zweistein.web - tips&tricks for webmasters, music, programming, computers, Python, etc. new!!! English version, too!
    email | ICQ: 161202879 | AIM: zweistein2169

  9. #9
    SitePoint Wizard Ian Glass's Avatar
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    Am I the only who sees it just as feature bloat? Of the new features, half already have existing standards that do the same thing (like the link collection), and the other half is just reinventing the wheel (<q> to <quote>; <br/> to <line>).

    Maybe it's just me. :-p

    ~~Ian

  10. #10
    Your Lord and Master, Foamy gold trophy Hierophant's Avatar
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    It isn't feature bloat and it isn't reinventing the wheel... It is simply making the wheel handle more devices.
    Wayne Luke
    ------------


  11. #11
    Prolific Blogger silver trophy Technosailor's Avatar
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    I like it but I have one question....Ian! What is it you are using in that picture? It looks like Mozilla but what is that menu?!?

    Aaron
    Aaron Brazell
    Technosailor



  12. #12
    SitePoint Wizard
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    He Photoshopped it in. I was wondering the same thing until I read over his post a few times and saw that he hid the "(hypothetical)" pretty well.

  13. #13
    Prolific Blogger silver trophy Technosailor's Avatar
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    oh heh!

    These graphics guys and their eye trick...sheesh. I wanted whatever he had there.

    Aaron
    Aaron Brazell
    Technosailor



  14. #14
    SitePoint Wizard Ian Glass's Avatar
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    Sketch, it's just one possible interpretation of the current standard.

    In this scenario, the browser's just taken the link information in the <head> and provided a menu. That way, we wouldn't have to place a bulky masthead at the top or all our pages. The browser could even make use of the profile attribute of the head element and render the referenced page in the side bar.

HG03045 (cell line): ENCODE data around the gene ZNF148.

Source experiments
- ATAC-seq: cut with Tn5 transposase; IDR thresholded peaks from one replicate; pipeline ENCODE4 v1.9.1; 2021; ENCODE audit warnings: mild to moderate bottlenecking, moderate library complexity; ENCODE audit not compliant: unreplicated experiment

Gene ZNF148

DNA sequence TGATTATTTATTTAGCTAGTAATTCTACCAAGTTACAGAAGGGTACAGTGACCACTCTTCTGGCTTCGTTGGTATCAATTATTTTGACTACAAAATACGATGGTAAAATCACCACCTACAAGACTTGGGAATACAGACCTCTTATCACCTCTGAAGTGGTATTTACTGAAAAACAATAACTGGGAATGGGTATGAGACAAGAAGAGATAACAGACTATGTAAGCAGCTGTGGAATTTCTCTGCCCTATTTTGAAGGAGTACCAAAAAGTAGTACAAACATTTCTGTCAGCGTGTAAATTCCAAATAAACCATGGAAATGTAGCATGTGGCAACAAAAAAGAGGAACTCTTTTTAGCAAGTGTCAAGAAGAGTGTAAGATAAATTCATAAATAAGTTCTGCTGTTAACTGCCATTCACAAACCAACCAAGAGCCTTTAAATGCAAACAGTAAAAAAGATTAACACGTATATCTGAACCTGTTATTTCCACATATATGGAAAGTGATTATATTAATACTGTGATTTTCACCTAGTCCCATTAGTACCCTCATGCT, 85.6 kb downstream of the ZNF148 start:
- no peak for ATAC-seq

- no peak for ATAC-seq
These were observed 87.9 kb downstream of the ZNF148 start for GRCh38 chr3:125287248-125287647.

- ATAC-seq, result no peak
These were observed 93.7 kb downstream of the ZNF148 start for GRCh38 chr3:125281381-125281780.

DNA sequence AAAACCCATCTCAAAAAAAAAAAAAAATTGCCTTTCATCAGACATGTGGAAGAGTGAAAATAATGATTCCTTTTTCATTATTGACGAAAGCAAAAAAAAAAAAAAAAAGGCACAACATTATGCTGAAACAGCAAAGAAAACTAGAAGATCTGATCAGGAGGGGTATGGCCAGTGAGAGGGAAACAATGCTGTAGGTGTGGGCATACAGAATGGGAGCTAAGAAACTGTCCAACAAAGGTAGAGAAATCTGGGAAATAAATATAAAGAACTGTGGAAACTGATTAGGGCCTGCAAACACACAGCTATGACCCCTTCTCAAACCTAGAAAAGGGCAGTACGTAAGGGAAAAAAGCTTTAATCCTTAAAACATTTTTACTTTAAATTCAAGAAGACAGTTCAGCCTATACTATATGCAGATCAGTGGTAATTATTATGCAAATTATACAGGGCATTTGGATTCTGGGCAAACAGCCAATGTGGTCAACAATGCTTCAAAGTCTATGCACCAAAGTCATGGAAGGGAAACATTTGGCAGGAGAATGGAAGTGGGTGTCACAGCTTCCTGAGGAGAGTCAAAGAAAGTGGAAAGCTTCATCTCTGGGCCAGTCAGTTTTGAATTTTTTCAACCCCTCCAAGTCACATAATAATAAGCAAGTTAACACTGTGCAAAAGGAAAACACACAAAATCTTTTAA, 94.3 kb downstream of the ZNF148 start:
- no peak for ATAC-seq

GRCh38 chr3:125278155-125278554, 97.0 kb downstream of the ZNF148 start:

There're so many possibilities not even thought about regarding the current standards (XHTML 1 Transitional, XHTML 1 Frameset, XHTML 1 Strict, XHTML Basic, XHTML 1.1), there's no reason to add another standard--especially one as redundant and utterly pointless as this one. The difference between <line> and <br/> or <quote> and <q> is like the difference between maringheight and topmargin, to me. The effect described for NLs seem utterly useless as it's already possible with CSS and the current standard. The various collections are pointless since they're already possible with namespaces and other current standards. I personally don't see any benefit to portability, especially since it forgoes all previous browsers for at best sub-marginal advances.

    As ya'll can tell, I really don't see much redeeming qualities in this proposed standard. I'm just not grooving to it. How do you guys see it as so beneficial? I thought there'd be more criticism here than there apparently is, so maybe I'm just not getting something--it happens once and a while. ;-)

    ~~Ian
    Last edited by Ian Glass; Aug 24, 2002 at 16:16.

  15. #15
    Prolific Blogger silver trophy Technosailor's Avatar
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    maybe we're not being hasty to judge and taking a "wait-and-see" approach...

    Aaron
    Aaron Brazell
    Technosailor



  16. #16
    SitePoint Wizard Ian Glass's Avatar
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    Why do you think the W3C released the working draft publicly? "Put anything on the Web--expect me to comment on it," is my motto! :-p

    ~~Ian

  17. #17
    SitePoint Wizard iTec's Avatar
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    Originally posted by Ian Glass
    especially since it forgoes all previous browsers for at best sub-marginal advances.